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February 04, 2013

New Phone App Helps Scientists Better Track Weather Activity at Ground Level

A new and free smartphone app will allow volunteers to provide weather scientists with data about precipitation at ground level. With just a few taps on a screen, such data can be submitted to the National Severe Storms Laboratory (NSSL).

The project, known as PING (precipitation identification near the ground), seeks to provide data to weather researchers that previous technology collected on a limited basis simply couldn’t accomplish. Radar, which is valuable at identifying storm activity on an atmospheric level, does not provide information about activity at the ground level. Therefore, weather stations at airports provide automated reports that have little or no information about ground precipitation.

Data collection in the past was often a hit-or-miss proposition, where volunteers would go to a website to enter their observations during storm activity. On other occasions, researchers would call anyone located in a storm and ask if they saw rain or hail.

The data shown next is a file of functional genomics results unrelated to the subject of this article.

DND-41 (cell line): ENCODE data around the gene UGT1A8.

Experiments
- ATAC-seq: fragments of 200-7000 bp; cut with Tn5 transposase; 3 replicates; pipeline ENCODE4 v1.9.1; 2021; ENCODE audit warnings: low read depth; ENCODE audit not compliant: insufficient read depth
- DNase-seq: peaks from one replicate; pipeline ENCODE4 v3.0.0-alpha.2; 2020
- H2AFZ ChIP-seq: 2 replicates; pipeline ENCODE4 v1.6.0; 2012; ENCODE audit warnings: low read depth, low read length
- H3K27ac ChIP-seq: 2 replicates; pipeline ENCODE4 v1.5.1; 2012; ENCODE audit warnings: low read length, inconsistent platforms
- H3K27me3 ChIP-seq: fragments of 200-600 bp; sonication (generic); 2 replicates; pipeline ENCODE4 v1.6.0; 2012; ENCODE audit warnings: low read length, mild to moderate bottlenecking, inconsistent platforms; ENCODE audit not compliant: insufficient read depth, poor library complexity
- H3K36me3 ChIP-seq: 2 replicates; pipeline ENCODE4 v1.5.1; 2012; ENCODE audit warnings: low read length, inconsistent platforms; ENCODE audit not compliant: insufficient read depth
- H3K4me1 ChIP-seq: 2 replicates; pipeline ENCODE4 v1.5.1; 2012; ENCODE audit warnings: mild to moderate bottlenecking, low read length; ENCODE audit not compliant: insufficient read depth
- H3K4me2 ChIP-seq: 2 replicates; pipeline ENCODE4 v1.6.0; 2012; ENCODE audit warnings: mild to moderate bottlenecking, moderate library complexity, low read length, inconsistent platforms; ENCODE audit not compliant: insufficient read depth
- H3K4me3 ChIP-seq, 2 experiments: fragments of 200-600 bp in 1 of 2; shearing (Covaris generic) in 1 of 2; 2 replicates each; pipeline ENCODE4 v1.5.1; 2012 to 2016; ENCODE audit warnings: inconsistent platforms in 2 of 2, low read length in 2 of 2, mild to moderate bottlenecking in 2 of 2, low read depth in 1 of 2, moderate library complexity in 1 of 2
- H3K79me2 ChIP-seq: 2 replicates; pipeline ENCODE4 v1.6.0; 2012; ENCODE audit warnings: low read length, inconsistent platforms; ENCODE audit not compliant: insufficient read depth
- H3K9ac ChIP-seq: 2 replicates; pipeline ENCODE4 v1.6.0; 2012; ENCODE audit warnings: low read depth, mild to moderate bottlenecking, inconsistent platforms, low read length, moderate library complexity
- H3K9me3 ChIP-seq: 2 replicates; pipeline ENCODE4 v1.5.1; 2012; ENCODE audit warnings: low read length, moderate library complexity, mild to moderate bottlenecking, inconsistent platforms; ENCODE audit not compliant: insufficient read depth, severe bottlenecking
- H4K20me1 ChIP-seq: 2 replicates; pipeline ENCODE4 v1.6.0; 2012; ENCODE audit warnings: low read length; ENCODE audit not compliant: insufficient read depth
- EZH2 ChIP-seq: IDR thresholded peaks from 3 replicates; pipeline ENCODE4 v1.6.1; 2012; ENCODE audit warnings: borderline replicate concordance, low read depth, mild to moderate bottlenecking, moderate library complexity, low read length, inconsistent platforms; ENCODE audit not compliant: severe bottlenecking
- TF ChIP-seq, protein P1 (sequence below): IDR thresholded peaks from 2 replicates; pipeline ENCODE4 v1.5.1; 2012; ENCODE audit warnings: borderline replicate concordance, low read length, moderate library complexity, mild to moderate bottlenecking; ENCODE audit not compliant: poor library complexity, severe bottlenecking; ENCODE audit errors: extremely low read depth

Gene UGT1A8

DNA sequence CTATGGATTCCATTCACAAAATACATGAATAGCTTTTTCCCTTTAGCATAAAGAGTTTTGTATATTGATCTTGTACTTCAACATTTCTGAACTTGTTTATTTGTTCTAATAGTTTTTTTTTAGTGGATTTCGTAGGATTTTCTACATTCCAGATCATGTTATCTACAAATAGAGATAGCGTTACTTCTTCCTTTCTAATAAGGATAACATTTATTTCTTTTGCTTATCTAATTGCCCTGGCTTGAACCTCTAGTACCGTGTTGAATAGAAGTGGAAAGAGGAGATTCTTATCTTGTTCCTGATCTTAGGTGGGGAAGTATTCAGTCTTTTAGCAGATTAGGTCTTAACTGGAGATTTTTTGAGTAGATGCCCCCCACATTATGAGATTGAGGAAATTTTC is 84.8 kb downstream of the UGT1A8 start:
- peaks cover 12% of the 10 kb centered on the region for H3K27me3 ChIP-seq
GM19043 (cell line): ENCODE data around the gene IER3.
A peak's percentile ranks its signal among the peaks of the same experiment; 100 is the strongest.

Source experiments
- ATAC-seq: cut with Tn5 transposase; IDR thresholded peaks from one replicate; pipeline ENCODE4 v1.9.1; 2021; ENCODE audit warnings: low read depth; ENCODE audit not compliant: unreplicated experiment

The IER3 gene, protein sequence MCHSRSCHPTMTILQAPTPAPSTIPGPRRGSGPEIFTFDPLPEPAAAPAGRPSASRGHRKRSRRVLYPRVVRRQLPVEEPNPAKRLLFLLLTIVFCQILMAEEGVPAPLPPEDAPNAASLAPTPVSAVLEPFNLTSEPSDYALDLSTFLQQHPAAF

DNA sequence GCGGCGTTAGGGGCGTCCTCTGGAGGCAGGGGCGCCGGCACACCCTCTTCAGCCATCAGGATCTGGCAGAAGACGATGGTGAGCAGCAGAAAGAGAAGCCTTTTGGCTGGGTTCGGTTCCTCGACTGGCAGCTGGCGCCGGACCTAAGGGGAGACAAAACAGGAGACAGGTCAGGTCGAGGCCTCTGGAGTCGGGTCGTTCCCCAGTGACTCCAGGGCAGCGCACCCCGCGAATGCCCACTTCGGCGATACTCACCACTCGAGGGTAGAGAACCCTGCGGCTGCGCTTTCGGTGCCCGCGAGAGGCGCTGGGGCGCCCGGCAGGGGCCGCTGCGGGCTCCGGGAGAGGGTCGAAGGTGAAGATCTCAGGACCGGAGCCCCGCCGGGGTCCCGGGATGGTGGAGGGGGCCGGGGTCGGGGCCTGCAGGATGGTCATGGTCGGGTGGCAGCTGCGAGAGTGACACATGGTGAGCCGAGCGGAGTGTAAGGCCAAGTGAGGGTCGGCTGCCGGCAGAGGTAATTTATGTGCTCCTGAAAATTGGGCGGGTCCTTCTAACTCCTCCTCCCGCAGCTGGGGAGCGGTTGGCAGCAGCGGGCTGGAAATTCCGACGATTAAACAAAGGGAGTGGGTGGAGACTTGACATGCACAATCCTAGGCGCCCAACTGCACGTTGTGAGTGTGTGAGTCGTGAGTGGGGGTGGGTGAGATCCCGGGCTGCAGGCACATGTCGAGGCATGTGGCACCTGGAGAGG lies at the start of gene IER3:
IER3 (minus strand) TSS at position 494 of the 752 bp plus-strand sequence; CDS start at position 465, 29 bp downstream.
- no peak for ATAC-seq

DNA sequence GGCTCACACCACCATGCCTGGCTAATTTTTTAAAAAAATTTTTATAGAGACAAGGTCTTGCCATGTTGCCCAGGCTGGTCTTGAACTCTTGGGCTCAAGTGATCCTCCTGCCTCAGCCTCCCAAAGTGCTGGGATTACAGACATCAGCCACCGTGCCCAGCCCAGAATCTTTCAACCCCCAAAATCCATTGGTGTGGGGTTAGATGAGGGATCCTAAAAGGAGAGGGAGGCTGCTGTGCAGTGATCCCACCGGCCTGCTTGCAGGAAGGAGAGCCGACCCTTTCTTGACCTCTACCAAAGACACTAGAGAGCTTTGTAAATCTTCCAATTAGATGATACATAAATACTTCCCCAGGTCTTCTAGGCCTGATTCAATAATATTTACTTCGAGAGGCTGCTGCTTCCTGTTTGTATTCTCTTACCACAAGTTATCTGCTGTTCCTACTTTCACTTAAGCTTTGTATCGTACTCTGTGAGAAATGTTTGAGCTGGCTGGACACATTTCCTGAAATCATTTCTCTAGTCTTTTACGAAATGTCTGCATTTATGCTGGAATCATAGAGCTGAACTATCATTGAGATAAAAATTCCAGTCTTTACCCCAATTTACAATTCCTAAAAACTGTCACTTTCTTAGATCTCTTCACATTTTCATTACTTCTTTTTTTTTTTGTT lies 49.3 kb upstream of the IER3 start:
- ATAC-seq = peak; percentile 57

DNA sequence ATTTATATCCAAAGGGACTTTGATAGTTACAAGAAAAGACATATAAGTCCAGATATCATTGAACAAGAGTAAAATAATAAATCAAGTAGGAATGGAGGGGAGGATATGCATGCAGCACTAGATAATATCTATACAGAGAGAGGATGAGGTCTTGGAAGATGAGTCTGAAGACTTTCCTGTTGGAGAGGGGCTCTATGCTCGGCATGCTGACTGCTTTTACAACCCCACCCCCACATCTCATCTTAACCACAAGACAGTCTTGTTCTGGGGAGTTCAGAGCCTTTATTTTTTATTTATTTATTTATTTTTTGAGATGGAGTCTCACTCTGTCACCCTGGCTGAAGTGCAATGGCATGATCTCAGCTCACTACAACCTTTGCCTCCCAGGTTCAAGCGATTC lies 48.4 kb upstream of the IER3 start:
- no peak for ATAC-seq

The development of the smartphone app to collect weather data happened during an October teleconference when someone suggested that there ought to be a phone app for collecting ground precipitation data. There happened to be a grad student at the Oklahoma-based laboratory who developed apps on the side, and thus, the PING app was created.

Response to the PING app has been impressive, with 8,900 downloads and 31,000 weather reports submitted – all provided from volunteers at no additional cost. The data collected from the reports will be used in the development of improved technology for radar, forecasting and ground precipitation reporting.

Advances in weather technology have been critical in saving lives. A 1955 tornado in Udall, KS, killed 77 in a town with about 500 people, for instance. The same storm system previously killed 20 people in Blackwell, OK. Clearly, the lack of a systematic reporting system was a major factor in the unfortunate death toll.

Even more, in 2007, an EF-5 tornado struck Greensburg, KS, killing 10 people in a community of about 1,500. In this case, advanced technology gave residents ample warning and saved lives, but this would not have been possible without advances in technology. Apps like the one developed by the NSSL can only help further strengthen these efforts, giving researchers more data points to learn more about the behavior of storm systems. It won't stop an EF-5 tornado from leveling a small town, but it might reduce the death toll from such a storm to zero.

Edited by Allison Boccamazzo

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